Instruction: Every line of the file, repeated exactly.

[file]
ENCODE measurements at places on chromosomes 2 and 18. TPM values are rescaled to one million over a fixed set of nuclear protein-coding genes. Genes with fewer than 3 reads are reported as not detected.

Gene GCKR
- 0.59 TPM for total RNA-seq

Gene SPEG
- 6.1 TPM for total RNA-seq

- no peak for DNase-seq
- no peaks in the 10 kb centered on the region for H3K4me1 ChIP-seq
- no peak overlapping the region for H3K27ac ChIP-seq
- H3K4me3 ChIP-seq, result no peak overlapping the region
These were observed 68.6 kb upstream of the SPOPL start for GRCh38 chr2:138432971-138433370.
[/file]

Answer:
ENCODE measurements at places on chromosomes 2 and 18. TPM values are rescaled to one million over a fixed set of nuclear protein-coding genes. Genes with fewer than 3 reads are reported as not detected.

Gene GCKR
- 0.59 TPM for total RNA-seq

Gene SPEG
- 6.1 TPM for total RNA-seq

- no peak for DNase-seq
- no peaks in the 10 kb centered on the region for H3K4me1 ChIP-seq
- no peak overlapping the region for H3K27ac ChIP-seq
- H3K4me3 ChIP-seq, result no peak overlapping the region
These were observed 68.6 kb upstream of the SPOPL start for GRCh38 chr2:138432971-138433370.